On our arrival, we were greeted by the perky and friendly children excited to meet us. They surrounded us and showed us around their rooms and introducing us to their peers. Their rooms were unfurnished with few bunks around the corners and sheets lay in the middle to provide accommodation to the boys since there were only 5 rooms and a lot more boys to be accommodated in such small space. There was also a stock room where there were new clothes, mattresses and blankets stocked for the winters.
The care-takers on duty informed us that the children have a change of clothes every two days after bath, however, the untidy clothes, a pungent smell around the vicinity and prominent skin infection prevalent among the boys negated their stance. Care-takers had no reasoning for it and they dismissed the matter, proclaiming that they had recently joined the foundation. On asking about the medical check-ups, they again had no considerable reasoning for it.
The madressahs where children were learning Quran was locked from the outside and only single tutor was teaching over 2 dozens of children. The pantry and kitchen area was also locked and we were told that 3 times meal is provided to the children and often food comes from outside. The kitchen was neat and clean and properly organized. A boy came to us and informed us that he had been working since past 3 hours to arrange and clean the area without any assistance.   
There was no recreation facility available, on the contrary we were told that children watch television every day, though none we can see was in the range of our sight. Since, there was a fear of children running away, we were told that they were monitored while playing outside in the play area, however, children informed us that they were only taken out once in a month or so.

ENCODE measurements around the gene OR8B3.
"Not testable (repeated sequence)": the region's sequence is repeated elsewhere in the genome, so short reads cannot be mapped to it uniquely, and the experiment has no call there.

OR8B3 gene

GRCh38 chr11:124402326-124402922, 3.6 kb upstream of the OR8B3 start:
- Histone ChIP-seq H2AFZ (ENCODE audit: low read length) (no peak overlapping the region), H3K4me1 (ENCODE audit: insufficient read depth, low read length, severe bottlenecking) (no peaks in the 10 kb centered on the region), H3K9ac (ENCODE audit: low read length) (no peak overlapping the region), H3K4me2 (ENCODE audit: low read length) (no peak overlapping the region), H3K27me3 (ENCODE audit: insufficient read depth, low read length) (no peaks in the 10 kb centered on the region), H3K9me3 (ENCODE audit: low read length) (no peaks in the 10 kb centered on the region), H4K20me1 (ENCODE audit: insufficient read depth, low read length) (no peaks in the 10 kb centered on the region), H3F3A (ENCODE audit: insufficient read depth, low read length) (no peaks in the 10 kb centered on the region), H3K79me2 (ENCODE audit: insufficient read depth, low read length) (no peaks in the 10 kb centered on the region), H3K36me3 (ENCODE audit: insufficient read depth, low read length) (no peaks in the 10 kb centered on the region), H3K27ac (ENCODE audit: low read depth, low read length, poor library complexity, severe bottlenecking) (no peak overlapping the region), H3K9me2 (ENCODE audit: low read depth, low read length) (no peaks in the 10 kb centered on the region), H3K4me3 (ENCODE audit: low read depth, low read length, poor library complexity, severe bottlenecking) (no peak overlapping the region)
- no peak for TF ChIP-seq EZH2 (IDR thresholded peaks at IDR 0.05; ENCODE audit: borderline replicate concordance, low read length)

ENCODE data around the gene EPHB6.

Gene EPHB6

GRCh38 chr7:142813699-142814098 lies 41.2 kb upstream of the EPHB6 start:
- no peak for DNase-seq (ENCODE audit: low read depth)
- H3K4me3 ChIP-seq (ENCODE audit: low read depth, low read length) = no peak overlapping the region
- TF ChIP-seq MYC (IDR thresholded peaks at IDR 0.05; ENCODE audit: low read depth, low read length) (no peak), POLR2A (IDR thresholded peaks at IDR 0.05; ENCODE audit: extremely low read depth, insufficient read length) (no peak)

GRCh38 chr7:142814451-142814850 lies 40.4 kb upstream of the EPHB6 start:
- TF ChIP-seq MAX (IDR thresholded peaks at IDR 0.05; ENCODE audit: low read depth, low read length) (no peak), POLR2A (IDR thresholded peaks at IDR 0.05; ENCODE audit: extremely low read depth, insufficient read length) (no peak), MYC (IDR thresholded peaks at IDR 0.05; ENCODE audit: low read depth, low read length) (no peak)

Each Edhi home has a board placed outside with pictures along with registration numbers of the children sheltered by each branch. This is done for the facility of outsiders, looking for their lost children to contact the center. This Korangi unit of Edhi center is under the charge of Mr. Rizwan, MS. Masooma and MS. Bilquis (the chief kitchen manager). Mr. Rizwan informed us that they locate the guardians of children by printing ads on newspapers and through radio announcements. Each month, after confirmation, Edhi vans are sent to take children to their parents. It was also revealed that Mr. and Mrs. Edhi have decreased their visits to the home.
Despite this, one noticeable trend was observed that children were giving out the numbers and names of their parents and asking us to contact them to take the children home. The revealed the desire to head home instead of staying at the shelter home since they were beaten by sticks, which they told us were hidden just before our arrival.
All in all, several revelations were made during our visit. The efforts made by Edhi Foundation are acknowledge able, yet the poor condition of children also put us on doubts an out the fate of the numerous funding being poured in to this foundation. The children call it a wild-imagination or truth, revealed a different story than the ones in charge. However, it was certainly appeasing to see the children in a better state where they have been provided food, clothing, education and shelter rather than being left heedlessly on the streets.